Employers that find creative ways to get their staff to willingly work harder will usually see a boost to their bottom lines, but can tapping the discretionary energy of their employees actually improve an organization's stock performance? The question is critical since programs to tap that creative spark within employees carry a cost.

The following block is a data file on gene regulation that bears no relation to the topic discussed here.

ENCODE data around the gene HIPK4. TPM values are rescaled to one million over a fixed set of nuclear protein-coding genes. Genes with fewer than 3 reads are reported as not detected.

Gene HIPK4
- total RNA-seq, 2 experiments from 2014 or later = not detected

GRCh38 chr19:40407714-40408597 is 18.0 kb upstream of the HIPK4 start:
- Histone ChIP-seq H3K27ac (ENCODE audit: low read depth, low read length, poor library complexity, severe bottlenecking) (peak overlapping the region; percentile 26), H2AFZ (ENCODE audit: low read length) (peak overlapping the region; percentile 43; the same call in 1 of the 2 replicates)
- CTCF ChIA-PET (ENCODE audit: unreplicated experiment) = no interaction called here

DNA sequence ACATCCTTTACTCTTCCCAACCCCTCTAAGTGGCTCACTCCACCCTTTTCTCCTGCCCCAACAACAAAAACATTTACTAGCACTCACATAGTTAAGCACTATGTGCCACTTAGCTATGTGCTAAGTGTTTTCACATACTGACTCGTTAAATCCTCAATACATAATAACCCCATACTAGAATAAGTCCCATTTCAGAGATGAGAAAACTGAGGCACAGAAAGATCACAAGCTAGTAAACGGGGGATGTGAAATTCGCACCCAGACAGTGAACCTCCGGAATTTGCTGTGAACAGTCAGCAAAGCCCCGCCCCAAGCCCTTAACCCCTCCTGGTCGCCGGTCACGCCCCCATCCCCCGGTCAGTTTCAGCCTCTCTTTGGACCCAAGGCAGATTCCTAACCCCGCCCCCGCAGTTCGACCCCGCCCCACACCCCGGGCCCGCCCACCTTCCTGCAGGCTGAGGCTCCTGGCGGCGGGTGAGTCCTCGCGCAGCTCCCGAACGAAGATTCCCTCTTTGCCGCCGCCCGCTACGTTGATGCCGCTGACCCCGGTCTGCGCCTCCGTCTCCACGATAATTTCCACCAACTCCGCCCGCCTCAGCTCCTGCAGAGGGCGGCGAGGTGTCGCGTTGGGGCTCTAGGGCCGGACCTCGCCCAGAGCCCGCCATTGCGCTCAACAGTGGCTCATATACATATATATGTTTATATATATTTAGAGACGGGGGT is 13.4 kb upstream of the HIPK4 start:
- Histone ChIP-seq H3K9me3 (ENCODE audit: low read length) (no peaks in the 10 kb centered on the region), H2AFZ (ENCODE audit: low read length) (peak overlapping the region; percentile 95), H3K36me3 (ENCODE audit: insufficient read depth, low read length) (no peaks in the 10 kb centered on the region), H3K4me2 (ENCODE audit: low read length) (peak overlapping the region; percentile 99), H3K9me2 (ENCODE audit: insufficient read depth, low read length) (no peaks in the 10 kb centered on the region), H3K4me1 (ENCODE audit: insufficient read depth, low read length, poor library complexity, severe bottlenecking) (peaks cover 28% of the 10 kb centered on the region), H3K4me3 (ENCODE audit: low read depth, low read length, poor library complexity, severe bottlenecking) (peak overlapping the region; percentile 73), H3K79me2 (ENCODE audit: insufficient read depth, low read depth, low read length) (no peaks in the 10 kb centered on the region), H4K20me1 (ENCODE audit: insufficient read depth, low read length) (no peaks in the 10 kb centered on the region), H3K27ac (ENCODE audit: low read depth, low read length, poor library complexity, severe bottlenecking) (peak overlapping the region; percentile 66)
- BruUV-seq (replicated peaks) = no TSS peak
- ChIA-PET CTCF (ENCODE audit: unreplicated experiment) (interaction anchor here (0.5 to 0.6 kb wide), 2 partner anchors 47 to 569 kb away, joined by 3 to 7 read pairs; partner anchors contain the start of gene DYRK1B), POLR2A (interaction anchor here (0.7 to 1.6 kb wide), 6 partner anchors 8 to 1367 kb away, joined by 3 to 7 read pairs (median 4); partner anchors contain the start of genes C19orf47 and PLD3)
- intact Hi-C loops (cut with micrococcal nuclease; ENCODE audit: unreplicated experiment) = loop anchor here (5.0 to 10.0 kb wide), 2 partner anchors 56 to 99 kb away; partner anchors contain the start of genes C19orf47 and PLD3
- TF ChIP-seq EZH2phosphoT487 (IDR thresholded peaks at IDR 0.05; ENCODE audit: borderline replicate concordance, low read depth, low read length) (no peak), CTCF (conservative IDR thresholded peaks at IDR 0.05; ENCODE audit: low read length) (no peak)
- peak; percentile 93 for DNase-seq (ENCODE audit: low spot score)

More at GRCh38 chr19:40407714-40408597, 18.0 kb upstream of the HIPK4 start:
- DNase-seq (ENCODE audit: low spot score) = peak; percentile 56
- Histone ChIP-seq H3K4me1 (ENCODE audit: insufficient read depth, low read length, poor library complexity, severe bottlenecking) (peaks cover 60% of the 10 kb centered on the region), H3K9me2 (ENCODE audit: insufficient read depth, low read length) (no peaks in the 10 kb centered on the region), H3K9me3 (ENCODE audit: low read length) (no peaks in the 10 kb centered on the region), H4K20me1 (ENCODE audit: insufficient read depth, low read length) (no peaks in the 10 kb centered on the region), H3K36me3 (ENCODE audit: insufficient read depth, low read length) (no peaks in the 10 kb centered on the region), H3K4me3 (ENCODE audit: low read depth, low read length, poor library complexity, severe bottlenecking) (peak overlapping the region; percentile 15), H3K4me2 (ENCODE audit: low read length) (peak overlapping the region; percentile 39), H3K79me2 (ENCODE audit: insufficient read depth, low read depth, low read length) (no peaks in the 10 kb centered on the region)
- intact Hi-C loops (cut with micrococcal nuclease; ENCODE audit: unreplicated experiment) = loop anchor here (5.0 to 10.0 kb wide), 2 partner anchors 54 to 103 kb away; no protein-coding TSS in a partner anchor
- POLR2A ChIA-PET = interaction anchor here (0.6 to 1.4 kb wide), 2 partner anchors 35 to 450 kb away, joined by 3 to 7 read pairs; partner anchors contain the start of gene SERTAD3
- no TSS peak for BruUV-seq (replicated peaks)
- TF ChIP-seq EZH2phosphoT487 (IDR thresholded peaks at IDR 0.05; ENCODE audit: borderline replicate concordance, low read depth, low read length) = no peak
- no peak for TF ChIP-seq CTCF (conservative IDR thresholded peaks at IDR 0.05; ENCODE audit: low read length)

In a new report, "When your people go the extra mile," Korn Ferry researchers lay out the math and show that those efforts can greatly benefit shareholders. Over the course of 2017 though the beginning of 2018, companies with high discretionary energy clearly outperformed companies with low discretionary energy. Indeed, the high discretionary energy portfolio had a value of roughly $125,000, whereas the low discretionary energy portfolio had a value of roughly $113,000, a difference of about 9%.